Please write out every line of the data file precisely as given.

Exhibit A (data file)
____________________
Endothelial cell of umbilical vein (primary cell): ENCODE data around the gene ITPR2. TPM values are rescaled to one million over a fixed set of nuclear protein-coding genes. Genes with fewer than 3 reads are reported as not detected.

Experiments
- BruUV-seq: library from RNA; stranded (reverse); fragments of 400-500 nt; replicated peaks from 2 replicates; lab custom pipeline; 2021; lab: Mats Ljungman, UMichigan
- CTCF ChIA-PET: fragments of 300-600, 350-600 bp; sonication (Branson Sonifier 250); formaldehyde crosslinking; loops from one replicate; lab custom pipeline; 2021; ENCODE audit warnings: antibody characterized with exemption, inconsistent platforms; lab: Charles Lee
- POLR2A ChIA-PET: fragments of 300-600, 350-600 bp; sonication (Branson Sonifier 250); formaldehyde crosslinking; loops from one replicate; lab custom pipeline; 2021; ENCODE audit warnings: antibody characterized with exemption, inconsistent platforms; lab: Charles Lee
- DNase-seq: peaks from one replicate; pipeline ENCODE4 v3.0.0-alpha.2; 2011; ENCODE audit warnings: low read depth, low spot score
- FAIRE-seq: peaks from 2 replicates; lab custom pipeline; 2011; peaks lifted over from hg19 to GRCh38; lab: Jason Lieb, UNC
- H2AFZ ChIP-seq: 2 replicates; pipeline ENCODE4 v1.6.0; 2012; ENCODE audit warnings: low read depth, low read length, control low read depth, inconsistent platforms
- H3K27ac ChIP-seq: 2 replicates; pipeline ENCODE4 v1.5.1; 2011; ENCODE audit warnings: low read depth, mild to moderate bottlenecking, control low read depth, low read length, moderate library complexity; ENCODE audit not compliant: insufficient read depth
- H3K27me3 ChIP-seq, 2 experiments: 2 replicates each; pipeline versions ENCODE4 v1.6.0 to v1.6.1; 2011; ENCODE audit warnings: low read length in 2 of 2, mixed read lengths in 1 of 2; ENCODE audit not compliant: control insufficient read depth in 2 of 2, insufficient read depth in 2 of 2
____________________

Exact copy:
Endothelial cell of umbilical vein (primary cell): ENCODE data around the gene ITPR2. TPM values are rescaled to one million over a fixed set of nuclear protein-coding genes. Genes with fewer than 3 reads are reported as not detected.

Experiments
- BruUV-seq: library from RNA; stranded (reverse); fragments of 400-500 nt; replicated peaks from 2 replicates; lab custom pipeline; 2021; lab: Mats Ljungman, UMichigan
- CTCF ChIA-PET: fragments of 300-600, 350-600 bp; sonication (Branson Sonifier 250); formaldehyde crosslinking; loops from one replicate; lab custom pipeline; 2021; ENCODE audit warnings: antibody characterized with exemption, inconsistent platforms; lab: Charles Lee
- POLR2A ChIA-PET: fragments of 300-600, 350-600 bp; sonication (Branson Sonifier 250); formaldehyde crosslinking; loops from one replicate; lab custom pipeline; 2021; ENCODE audit warnings: antibody characterized with exemption, inconsistent platforms; lab: Charles Lee
- DNase-seq: peaks from one replicate; pipeline ENCODE4 v3.0.0-alpha.2; 2011; ENCODE audit warnings: low read depth, low spot score
- FAIRE-seq: peaks from 2 replicates; lab custom pipeline; 2011; peaks lifted over from hg19 to GRCh38; lab: Jason Lieb, UNC
- H2AFZ ChIP-seq: 2 replicates; pipeline ENCODE4 v1.6.0; 2012; ENCODE audit warnings: low read depth, low read length, control low read depth, inconsistent platforms
- H3K27ac ChIP-seq: 2 replicates; pipeline ENCODE4 v1.5.1; 2011; ENCODE audit warnings: low read depth, mild to moderate bottlenecking, control low read depth, low read length, moderate library complexity; ENCODE audit not compliant: insufficient read depth
- H3K27me3 ChIP-seq, 2 experiments: 2 replicates each; pipeline versions ENCODE4 v1.6.0 to v1.6.1; 2011; ENCODE audit warnings: low read length in 2 of 2, mixed read lengths in 1 of 2; ENCODE audit not compliant: control insufficient read depth in 2 of 2, insufficient read depth in 2 of 2